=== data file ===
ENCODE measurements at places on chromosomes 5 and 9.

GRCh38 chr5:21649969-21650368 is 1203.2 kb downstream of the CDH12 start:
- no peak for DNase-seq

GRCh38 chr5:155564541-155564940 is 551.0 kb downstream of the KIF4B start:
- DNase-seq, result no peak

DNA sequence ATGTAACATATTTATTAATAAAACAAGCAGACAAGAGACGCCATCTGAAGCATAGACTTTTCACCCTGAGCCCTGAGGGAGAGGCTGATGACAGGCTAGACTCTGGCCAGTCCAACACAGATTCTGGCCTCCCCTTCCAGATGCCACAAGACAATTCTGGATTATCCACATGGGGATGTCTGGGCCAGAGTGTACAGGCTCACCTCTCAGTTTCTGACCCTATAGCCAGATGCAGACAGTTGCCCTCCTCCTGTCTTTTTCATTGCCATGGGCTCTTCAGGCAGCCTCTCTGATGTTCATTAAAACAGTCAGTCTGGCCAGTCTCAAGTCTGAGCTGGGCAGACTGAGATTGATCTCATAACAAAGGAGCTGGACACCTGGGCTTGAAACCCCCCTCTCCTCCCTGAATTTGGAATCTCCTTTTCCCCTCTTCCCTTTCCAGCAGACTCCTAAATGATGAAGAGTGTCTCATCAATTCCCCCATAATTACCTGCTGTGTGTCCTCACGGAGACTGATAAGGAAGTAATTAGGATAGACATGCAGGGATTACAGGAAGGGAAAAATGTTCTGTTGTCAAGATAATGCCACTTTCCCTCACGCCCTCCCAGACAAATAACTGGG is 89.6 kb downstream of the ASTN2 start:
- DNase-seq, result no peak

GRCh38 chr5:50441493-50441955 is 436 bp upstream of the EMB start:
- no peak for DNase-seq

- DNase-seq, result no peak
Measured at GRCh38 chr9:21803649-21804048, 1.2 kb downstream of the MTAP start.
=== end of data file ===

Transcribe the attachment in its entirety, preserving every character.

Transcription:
ENCODE measurements at places on chromosomes 5 and 9.

GRCh38 chr5:21649969-21650368 is 1203.2 kb downstream of the CDH12 start:
- no peak for DNase-seq

GRCh38 chr5:155564541-155564940 is 551.0 kb downstream of the KIF4B start:
- DNase-seq, result no peak

DNA sequence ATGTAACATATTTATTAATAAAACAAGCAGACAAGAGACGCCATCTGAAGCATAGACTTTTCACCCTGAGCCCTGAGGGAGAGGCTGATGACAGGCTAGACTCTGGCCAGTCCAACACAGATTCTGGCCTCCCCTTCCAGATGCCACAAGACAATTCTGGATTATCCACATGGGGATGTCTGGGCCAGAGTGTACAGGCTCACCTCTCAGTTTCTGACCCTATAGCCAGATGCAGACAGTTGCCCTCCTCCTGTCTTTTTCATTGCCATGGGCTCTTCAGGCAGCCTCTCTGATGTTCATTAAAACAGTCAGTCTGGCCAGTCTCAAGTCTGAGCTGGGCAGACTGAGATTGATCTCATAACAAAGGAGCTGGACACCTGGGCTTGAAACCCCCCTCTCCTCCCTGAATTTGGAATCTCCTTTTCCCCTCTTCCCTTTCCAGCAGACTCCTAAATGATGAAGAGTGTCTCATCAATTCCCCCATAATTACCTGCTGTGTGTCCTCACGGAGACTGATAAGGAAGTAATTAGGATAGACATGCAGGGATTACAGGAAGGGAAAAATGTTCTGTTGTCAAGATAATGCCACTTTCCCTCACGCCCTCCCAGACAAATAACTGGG is 89.6 kb downstream of the ASTN2 start:
- DNase-seq, result no peak

GRCh38 chr5:50441493-50441955 is 436 bp upstream of the EMB start:
- no peak for DNase-seq

- DNase-seq, result no peak
Measured at GRCh38 chr9:21803649-21804048, 1.2 kb downstream of the MTAP start.